Remembering Thanksgiving

Editor’s Note: I thought that Jerry’s readers might be interested in a Thanksgiving post from November 22, 2012. We wish all a happy Thanksgiving holiday, even to those that may not observe this tradition.

If you want to be notified when a new Remembrance is posted, use the “Subscribe to Notifications” area to the right (or below on smaller screens).

View 751 Thursday, November 22, 2012

Wishing you well on Thanksgiving Day.


And despite the election we have much to be thankful for. God reigns and the government at Washington still lives. We endure.


Part of my day was taken up with a vain attempt to make a good brown gravy from gluten free baking flour. There are many varieties of gluten free flour. The one I tried would not brown after considerable time in a fryng pan with Imperial margarine; then started to turn black. I got all that out of it and decided to try again, this time without an attempt to brown it. It ended up a mass of grey when, when I put the pater in, made for lumps. I got rid of the lumps with a blender, but the result tasted a bit like caramel; apparently gluten-free general purpose baking flour contains some kind of sweetener. After about an hour of this I threw the whole mess away.

We saved an appropriate amount of the turkey drippings for Roberta and I used Wonder flour to make a regular roué brown gravy, which the rest of us could eat. If anyone knows a good gluten free turkey gravy recipe I’d be grateful to have it.


Alex and his wife Dana were over for Thanksgiving. The other kids are fine with their families. I seem to be recovering from a not too severe cold. Felt rotten yesterday but in the recovering feeling state today. Tomorrow I’ll go down to LOSCON, the LASFS proprietary convention down by the airport. I should be over being contagious by then.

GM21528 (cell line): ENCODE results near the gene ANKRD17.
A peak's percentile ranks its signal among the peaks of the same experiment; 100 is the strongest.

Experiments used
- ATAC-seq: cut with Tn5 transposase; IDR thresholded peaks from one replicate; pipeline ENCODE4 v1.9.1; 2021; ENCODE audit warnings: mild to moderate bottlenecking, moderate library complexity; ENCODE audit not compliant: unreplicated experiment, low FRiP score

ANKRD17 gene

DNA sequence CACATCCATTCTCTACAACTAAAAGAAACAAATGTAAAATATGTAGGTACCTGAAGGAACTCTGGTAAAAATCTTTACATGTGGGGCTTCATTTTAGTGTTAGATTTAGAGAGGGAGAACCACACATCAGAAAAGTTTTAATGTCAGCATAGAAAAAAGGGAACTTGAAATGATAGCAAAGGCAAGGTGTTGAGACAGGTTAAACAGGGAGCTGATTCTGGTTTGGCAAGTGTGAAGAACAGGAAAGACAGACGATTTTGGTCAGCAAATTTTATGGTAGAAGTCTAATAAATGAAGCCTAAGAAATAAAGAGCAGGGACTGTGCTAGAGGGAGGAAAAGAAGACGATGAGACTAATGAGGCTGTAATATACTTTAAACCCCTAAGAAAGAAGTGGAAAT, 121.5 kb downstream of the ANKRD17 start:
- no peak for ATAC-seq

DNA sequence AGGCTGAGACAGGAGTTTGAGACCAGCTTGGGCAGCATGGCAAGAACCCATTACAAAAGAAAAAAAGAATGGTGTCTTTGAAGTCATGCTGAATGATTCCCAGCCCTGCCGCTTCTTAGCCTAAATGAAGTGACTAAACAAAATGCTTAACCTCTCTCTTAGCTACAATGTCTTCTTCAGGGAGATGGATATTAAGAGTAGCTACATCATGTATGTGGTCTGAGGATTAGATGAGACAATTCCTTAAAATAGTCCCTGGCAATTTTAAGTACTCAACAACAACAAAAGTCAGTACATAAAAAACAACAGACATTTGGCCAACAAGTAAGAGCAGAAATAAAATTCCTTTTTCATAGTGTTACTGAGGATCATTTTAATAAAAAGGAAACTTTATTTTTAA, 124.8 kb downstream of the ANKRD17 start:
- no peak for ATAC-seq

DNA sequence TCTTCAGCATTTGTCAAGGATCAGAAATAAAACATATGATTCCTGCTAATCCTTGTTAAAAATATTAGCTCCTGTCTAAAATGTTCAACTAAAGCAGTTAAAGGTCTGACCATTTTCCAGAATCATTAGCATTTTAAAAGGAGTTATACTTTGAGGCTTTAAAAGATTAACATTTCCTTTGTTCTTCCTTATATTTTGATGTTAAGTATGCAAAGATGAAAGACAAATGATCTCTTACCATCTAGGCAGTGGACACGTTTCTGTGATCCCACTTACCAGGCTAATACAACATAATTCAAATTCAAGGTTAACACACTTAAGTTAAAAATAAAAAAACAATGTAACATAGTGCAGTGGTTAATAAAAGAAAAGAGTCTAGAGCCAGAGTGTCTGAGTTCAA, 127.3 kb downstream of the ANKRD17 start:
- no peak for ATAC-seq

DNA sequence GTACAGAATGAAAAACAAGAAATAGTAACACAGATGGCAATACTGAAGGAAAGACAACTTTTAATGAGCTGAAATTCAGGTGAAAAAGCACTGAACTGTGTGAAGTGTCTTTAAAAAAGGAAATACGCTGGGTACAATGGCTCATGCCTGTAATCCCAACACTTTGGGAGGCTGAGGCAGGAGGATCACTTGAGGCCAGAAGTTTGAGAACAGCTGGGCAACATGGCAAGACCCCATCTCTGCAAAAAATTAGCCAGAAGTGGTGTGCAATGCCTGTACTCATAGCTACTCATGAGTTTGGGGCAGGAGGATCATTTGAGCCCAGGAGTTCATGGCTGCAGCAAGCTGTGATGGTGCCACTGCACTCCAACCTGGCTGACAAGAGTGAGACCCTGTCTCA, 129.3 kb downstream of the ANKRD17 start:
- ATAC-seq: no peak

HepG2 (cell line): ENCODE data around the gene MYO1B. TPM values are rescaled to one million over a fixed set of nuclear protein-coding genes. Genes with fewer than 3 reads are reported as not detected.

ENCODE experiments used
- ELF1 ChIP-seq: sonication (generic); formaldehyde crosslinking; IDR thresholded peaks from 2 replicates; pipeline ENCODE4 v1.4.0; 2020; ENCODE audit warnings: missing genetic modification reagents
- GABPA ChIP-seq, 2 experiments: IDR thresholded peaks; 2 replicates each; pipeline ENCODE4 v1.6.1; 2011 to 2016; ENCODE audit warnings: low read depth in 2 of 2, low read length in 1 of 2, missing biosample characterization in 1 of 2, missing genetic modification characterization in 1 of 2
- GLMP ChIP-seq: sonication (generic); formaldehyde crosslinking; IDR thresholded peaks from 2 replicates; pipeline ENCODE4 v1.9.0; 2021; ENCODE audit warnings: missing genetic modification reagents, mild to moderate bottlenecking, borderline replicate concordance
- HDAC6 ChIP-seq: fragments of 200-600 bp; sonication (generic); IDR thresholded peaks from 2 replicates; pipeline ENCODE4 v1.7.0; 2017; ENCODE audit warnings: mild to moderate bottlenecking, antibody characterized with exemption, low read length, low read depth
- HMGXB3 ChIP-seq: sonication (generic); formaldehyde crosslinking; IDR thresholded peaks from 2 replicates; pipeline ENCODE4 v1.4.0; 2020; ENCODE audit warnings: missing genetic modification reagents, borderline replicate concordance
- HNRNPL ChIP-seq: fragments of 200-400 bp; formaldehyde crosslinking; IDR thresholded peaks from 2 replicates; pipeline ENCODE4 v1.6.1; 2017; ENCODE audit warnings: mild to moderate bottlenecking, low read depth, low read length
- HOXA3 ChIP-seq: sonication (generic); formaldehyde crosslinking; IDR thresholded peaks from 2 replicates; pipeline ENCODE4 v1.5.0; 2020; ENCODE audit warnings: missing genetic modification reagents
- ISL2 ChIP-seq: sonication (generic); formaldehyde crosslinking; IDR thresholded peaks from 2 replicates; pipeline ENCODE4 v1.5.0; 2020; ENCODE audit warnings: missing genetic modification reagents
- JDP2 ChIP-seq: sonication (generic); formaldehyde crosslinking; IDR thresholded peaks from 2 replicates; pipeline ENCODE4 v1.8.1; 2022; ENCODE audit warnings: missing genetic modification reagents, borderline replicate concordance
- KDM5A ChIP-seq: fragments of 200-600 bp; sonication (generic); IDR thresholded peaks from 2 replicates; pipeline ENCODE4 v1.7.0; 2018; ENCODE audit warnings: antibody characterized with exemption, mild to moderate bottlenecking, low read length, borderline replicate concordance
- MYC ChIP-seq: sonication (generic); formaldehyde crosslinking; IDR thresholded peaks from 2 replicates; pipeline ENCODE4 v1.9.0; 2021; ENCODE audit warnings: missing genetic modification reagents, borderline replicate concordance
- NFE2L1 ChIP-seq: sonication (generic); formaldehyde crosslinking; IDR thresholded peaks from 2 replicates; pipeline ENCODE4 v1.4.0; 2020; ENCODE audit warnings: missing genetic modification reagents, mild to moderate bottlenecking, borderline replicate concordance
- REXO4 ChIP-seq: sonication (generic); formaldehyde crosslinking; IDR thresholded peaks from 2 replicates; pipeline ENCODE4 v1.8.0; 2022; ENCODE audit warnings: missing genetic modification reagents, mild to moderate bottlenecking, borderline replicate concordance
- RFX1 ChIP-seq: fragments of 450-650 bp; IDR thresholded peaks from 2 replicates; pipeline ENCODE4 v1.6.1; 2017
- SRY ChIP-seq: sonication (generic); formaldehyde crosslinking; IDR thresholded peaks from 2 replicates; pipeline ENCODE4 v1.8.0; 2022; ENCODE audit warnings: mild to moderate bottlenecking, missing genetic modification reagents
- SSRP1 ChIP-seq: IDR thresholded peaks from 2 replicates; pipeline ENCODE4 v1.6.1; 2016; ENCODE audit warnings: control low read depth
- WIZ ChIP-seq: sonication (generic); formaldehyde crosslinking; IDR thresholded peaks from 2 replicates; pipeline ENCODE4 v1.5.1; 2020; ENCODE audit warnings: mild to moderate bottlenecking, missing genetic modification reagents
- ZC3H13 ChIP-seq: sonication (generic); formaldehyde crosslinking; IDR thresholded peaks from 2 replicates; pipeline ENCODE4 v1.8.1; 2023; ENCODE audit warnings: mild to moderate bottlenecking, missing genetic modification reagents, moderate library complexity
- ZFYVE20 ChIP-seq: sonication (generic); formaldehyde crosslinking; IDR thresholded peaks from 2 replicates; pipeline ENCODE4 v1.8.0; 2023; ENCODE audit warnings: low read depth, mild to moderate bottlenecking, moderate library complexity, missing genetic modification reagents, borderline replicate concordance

And happy Thanksgiving Day.


Just an idea, my grandmother used to brown flour for roux in the oven before she added it to the fat/oil. Of course it was regular flour, might work for gluten free, worth a try anyhow, just throw a layer of flour in a pie pan or something and toss it in the oven for awhile (I’d guess 350 degrees) and check it every once in awhile. Or if you want you could try browning it on the stove top, again just put the flour in a pan over a moderate heat, you might need to stir it from time to time.

I don’t know if cornstarch has gluten in it, but that can also be used as a thickener. Tapioca flour as well, but again, no idea on gluten content for those.

Hope that helps.


Cornstarch thickens nicely but doesn’t brown and has no flavor. But if you make a gravy with lots of the juice from baking a turkey, and it comes out thin, then a teaspoon of cornstarch in a small amount of cold water added to the gravy will thicken it nicely. It will also make it a bit less salty if somehow you added too much salt anywhere along the line. It’s certainly gluten free. But alas it won’t brown.


re: It’s Time For A New (Old) Kind Of University

I read the blog you referenced with interest. I noticed in it that the author stated that costs at some universities had increased at a rate of 3X inflation for the past 20 years.

I was laid up for a week of post-op recovery in a hotel far from home earlier this year and I became (extremely) bored. At one point I went online and researched the student handbooks from Georgia Tech (my alma mater – IE ’78)) and I plotted out the costs of tuition and fees from 1976 to 2010. I made normal adjustments for the switchover from quarters (which I thought were highly sensible) to semesters that the institution made in the 90’s. I also plotted the annual costs versus inflation across that period.

My findings were that annualized tuition/fee costs across that period actually have increased at 6X inflation. At the same time, they actually (it seems to me) cover less core ground in their engineering curriculums than they did in my day.

This can’t go on.

Happy Thanksgiving


And the number of administrators and staff has risen exponentially as well. As well as the number of new courses and departments, most of which do not seem to teach anything useful for getting a job or adding to the economy. And it continues unabated.

Bookmark the permalink.

21 Responses to Remembering Thanksgiving

  1. Daniel Twedt says:

    He was a wordsmith that brought honor to the profession, and you could tell his truest profession was lifesmithing with style. I smile to think I live in a universe that used to share him.

Leave a Reply

Comments are displayed newest first. You are allowed to enter 2 URL(s) in the comment area.